White House Releases Obama’s School Speech, Prez Tells Students to “Wash Their Hands”


obama_mail_500pxIn a speech that drew fire even before he delivered it, President Barack Obama is telling the nation’s schoolchildren he “expects great things from each of you.”

“At the end of the day, we can have the most dedicated teachers, the most supportive parents, and the best schools in the world,” Obama said. “And none of it will matter unless all of you fulfill your responsibilities.”

The White House released Obama’s remarks a short while ago. He’s scheduled to deliver the talk from a school in suburban Arlington, Va., tomorrow.

Obama’s planned talk has proven controversial, with several conservative organizations and individuals accusing him of trying to pitch his arguments too aggressively in a local-education setting. White House officials, including Education Secretary Arne Duncan, have said the allegations are silly.

In the remarks set for tomorrow, Obama tells young people that all the work of parents, educators and others won’t matter “unless you show up for those schools, pay attention to those teachers.”

Obama made no reference in his prepared remarks to the uproar surrounding his speech. Nor did he make an appeal for support of tough causes like health care reform. He used the talk to tell kids about his at-times clumsy ways as a child and to urge them to identify an area of interest, set goals and work hard to achieve them.

The president acknowledged that “it’s hard to be successful,” but told the students the country badly needs their best effort to cope in an increasingly competitive global economy.

“What you make of your education will decide nothing less than the future of this country,” Obama says. “What you’re learning in school today will determine whether we as a nation can meet our greatest challenges in the future.”

Obama noted that he was raised by a single mother, who made him buckle down and work harder at times. He said he’s glad she did.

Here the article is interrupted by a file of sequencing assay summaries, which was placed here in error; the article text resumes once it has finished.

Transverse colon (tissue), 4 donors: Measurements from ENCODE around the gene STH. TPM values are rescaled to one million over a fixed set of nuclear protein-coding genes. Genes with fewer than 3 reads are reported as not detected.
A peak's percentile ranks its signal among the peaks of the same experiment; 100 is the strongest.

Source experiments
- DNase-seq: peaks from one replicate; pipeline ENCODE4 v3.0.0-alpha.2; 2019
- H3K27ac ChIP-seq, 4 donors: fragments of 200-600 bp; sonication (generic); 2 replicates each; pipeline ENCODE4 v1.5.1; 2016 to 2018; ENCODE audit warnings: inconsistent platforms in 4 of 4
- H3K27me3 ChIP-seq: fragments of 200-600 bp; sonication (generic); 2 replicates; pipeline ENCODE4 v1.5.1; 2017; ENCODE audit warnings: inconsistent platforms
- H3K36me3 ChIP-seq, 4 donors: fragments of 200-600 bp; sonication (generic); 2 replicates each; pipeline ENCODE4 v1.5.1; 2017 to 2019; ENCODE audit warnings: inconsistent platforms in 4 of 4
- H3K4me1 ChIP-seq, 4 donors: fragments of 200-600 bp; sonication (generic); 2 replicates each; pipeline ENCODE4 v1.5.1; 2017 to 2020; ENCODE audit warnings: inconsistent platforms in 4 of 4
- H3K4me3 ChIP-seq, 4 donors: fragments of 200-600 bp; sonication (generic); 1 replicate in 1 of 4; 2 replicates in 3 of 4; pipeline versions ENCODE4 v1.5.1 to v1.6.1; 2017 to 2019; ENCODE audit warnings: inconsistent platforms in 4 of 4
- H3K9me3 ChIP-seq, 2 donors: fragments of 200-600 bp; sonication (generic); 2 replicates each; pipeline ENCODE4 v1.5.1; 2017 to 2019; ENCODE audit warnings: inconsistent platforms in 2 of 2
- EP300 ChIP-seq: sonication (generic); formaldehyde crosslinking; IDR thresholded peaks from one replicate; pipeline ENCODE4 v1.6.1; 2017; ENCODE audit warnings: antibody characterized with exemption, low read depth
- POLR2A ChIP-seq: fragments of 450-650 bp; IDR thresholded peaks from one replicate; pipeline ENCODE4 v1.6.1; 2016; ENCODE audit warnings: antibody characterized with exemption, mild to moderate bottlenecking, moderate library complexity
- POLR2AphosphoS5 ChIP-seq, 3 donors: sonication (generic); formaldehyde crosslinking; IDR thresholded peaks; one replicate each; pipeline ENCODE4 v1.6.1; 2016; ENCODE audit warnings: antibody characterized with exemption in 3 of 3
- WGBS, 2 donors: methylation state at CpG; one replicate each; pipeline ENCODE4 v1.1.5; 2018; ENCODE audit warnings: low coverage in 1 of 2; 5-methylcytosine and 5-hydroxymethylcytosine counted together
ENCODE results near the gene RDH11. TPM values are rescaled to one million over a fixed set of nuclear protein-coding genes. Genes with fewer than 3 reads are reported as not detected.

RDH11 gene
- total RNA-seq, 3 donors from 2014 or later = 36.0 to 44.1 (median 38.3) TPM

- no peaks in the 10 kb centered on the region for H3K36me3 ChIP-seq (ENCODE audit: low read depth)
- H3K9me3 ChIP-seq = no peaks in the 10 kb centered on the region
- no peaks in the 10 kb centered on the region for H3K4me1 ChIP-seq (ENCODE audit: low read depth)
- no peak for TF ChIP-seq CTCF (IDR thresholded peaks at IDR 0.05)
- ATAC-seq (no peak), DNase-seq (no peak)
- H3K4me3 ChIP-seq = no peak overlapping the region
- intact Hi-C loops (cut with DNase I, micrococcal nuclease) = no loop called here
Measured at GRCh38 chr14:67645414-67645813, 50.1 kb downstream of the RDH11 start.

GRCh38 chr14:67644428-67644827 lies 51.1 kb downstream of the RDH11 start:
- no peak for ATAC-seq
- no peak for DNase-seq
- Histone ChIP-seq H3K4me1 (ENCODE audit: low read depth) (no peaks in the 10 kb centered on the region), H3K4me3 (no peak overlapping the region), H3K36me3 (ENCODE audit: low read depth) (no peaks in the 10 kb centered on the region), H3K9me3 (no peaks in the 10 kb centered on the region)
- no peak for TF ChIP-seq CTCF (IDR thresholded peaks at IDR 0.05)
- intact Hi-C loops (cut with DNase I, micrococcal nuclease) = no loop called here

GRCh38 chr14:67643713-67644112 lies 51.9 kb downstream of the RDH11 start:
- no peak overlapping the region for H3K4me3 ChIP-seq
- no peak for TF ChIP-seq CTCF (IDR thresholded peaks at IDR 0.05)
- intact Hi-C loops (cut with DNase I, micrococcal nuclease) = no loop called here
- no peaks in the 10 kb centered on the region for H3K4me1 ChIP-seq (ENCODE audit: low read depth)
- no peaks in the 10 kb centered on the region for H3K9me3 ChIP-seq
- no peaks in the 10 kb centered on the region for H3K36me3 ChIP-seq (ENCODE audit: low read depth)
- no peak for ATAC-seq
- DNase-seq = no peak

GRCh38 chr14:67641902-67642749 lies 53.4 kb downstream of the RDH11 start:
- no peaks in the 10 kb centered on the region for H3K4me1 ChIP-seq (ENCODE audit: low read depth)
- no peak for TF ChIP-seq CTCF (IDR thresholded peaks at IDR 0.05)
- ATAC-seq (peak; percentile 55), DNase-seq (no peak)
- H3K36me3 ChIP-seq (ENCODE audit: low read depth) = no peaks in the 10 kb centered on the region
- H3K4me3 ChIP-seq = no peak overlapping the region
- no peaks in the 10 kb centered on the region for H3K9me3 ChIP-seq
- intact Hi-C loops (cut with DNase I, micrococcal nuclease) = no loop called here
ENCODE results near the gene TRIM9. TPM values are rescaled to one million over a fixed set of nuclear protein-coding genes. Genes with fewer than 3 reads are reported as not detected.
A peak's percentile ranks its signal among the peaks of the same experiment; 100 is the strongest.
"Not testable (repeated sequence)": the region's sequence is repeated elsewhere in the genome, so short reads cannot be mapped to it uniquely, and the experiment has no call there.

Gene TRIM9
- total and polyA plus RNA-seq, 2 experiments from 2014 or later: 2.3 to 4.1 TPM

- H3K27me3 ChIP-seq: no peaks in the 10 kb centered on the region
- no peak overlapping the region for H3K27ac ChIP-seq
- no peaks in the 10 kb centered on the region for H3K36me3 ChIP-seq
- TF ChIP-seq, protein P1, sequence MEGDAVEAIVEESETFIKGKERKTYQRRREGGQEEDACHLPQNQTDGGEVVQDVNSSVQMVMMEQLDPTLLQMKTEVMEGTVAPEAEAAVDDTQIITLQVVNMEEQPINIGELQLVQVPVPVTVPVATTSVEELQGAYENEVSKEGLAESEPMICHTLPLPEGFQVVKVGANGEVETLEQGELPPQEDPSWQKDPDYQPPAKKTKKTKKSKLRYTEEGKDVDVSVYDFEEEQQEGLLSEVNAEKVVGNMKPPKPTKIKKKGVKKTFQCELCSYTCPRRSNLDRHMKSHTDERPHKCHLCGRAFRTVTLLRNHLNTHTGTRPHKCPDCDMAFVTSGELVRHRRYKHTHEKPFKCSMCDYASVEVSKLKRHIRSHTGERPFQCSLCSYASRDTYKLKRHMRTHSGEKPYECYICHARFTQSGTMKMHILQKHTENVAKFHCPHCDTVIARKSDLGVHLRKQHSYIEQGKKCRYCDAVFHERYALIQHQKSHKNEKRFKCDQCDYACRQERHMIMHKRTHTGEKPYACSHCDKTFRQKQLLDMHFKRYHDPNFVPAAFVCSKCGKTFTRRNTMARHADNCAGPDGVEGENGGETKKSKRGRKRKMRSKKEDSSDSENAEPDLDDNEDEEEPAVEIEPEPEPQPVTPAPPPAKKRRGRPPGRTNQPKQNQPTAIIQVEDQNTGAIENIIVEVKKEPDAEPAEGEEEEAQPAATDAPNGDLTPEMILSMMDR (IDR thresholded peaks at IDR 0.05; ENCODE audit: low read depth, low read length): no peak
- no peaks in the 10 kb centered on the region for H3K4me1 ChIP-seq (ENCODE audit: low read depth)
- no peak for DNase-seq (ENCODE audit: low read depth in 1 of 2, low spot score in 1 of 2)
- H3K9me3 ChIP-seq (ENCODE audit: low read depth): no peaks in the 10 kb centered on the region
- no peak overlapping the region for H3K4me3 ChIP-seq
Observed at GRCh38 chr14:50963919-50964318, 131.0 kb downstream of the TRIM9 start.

The president also warned students that if they quit on school, “you’re not just quitting on yourself, you’re quitting on your country.”

Some conservatives have urged schools and parents to boycott the address. They say Obama is using the opportunity to promote a political agenda.

Schools don’t have to show the speech. And some districts have decided not to, partly in response to concerns from parents.

Duncan’s department has also taken heat for proposed lesson plans distributed to accompany the speech.

On Sunday, the secretary acknowledged that a section about writing to the president on how students can help him meet education goals was poorly worded. It has been changed.

“We just clarified that to say write a letter about your own goals and what you’re going to do to achieve those goals,” Duncan said on CBS’ “Face the Nation.”

Former Republican Presidents Ronald Reagan and George H.W. Bush delivered similar speeches to students, the White House has said.

Obama will deliver the speech Tuesday at Wakefield High School in Arlington, Va. It will be shown live on the White House Web site and on C-SPAN at noon EDT.

Prepared Remarks of President Barack Obama
Back to School Event

Arlington, Virginia
September 8, 2009

The President: Hello everyone – how’s everybody doing today? I’m here with students at Wakefield High School in Arlington, Virginia. And we’ve got students tuning in from all across America, kindergarten through twelfth grade. I’m glad you all could join us today.

I know that for many of you, today is the first day of school. And for those of you in kindergarten, or starting middle or high school, it’s your first day in a new school, so it’s understandable if you’re a little nervous. I imagine there are some seniors out there who are feeling pretty good right now, with just one more year to go. And no matter what grade you’re in, some of you are probably wishing it were still summer, and you could’ve stayed in bed just a little longer this morning.

I know that feeling. When I was young, my family lived in Indonesia for a few years, and my mother didn’t have the money to send me where all the American kids went to school. So she decided to teach me extra lessons herself, Monday through Friday – at 4:30 in the morning.

Now I wasn’t too happy about getting up that early. A lot of times, I’d fall asleep right there at the kitchen table. But whenever I’d complain, my mother would just give me one of those looks and say, “This is no picnic for me either, buster.”

So I know some of you are still adjusting to being back at school. But I’m here today because I have something important to discuss with you. I’m here because I want to talk with you about your education and what’s expected of all of you in this new school year.

Now I’ve given a lot of speeches about education. And I’ve talked a lot about responsibility.

I’ve talked about your teachers’ responsibility for inspiring you, and pushing you to learn.

I’ve talked about your parents’ responsibility for making sure you stay on track, and get your homework done, and don’t spend every waking hour in front of the TV or with that Xbox.

I’ve talked a lot about your government’s responsibility for setting high standards, supporting teachers and principals, and turning around schools that aren’t working where students aren’t getting the opportunities they deserve.